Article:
Having A Dog During Times Of Great Stress Or Tragedy

Do you have a dog, and are you in the midst of a horrible life experience? What can be done?

It is always best to prepare for potential emergencies, if at all possible. It’s a good idea to stay in good physical shape, have extra supplies, be part of a healthy and loyal “tribe”, have expertise in a variety of basic skills, and have some basic plans in place in case of a variety of potential emergencies (a will; bug out plan; heath insurance; first aid training; fire extinguisher; etc.). It is also a good idea to make preparations in case of an emergency that might affect your dog, such as sufficient supplies, training, backup care plan in case you are incapacitated, backup medical supplies, first aid book, know what to do if there is a major catastrophe in your area and where to go with your dog, social network, backup boarding plan, and such. This is a huge topic, and an entire series of books could be written to address the multitude of bad things you and your dog might encounter sometime in the future.

However, sometimes bad things happen in such a way that our plans aren’t sufficient, or we had no way to prepare in advance. Such is life.

Everyone has a breaking point. If at all possible, you should know your weaknesses before that point is reached so you can deploy alternatives in case the worst happens. When that isn’t possible, you then have to do with what you have. In those circumstances, you have to think like you were stranded, with your dog, on a deserted island. First, is proper mindset: you need to get your head together and decide you are not going to panic, you and your dog are going to survive, you will do whatever it takes, and you will see this through, regardless of how you feel or what is going on. Panic is deadly, and your dog can’t make it if you fall apart. Next are the obvious factors of food, shelter, water, and first aid medical treatment. The rest will depend upon what else you are facing. However, your dog won’t come out well if you don’t take care of your basic needs first. That isn’t being selfish, it is being wise. If you don’t tend to these foundational parts, you will break and it will all fall apart.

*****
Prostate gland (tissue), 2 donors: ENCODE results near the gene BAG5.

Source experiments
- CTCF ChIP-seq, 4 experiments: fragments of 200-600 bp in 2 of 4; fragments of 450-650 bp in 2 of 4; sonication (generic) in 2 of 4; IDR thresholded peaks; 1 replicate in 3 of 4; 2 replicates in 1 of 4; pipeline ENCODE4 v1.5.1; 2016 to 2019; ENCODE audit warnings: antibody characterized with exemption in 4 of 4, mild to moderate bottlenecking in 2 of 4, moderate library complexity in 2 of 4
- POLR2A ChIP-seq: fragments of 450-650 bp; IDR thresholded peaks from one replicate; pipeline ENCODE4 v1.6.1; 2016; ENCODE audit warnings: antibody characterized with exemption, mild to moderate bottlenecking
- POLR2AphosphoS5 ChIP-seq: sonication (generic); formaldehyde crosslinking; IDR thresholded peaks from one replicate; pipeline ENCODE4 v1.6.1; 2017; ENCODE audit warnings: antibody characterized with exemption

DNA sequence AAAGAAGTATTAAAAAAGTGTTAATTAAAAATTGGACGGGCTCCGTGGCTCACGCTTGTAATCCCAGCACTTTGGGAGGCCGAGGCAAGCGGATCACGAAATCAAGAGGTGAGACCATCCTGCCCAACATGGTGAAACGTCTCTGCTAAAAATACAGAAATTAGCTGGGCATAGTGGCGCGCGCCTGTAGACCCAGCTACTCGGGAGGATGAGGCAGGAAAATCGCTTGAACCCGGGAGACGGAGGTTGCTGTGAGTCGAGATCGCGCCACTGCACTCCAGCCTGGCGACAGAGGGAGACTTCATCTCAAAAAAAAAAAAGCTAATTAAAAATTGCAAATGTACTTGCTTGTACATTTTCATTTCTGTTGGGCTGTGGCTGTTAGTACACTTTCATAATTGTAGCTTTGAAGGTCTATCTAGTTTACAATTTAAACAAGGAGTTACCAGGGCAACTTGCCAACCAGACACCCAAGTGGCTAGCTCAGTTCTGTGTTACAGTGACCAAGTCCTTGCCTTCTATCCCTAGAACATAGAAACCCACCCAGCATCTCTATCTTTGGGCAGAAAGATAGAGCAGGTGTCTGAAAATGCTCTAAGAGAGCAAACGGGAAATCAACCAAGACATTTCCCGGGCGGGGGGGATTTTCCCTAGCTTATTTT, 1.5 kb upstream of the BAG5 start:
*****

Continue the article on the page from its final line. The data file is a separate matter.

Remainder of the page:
Normally, a dog is a great source of comfort in human tragedies. Just as therapy dogs can make life bearable and more grounded, your dog can be a calming force. Taking your dog for a daily walk can oftentimes be a critical outlet for overwhelming stress and grief. A brisk 30 to 45 minute walk can keep you going emotionally. You won’t feel so well during the walk, but after the walk you’ll feel better, and consistently doing this every day can make a major positive impact on your life.

However, some tragedies are so huge, so time consuming, you will find you can’t take care of your dog sufficiently. In these cases, it is helpful to reach out to others for support. This is a good reason to be a good person. A friendly good person will develop friendships with friendly good people. Those people can be a critical lifeline for you and your dog. Sometimes that isn’t possible, so you need to hire a dog walker, find an animal rescue volunteer, or someone else to assist you during the tragedy. And in worst case scenarios, you sometimes have to find a new home for your dog. However, that doesn’t mean you drop your dog off at animal control to have them kill your dog. I saw a lot of people abandon their dogs during the Great Recession, and thousands of innocent dogs were put to death. I wouldn’t do that to a dog, and just because there is a tragedy in your life doesn’t mean you can morally give your dog a death sentence.

During tough times, you won’t be at your best. I get that. I’ve been there myself. It is hard to do well when you are barely treading water and having trouble keeping yourself from drowning. But, I didn’t abandon any of my dogs, I worked even harder, lived like a Spartan, and worked through it all. No one helped, I had to do it all. Laundry didn’t get done. The lawn wasn’t mowed and weeded. Bills piled up. And so on. But, I prioritized what I had, did what had to be done, the dogs were given affection, exercised (even when I was exhausted), fed and watered and vaccinated. I worked seven days a week, from early morning to late evening, I was miserable. I had a hard time having a good attitude, yet I never quit.

Here’s my advice: I don’t know what you are facing right now, but recognize you are in a survival situation. Get your head in gear, do the essentials for you and your dog, ask for help where you can honorably get it, and dig in for the long haul (which might be years of hardship).

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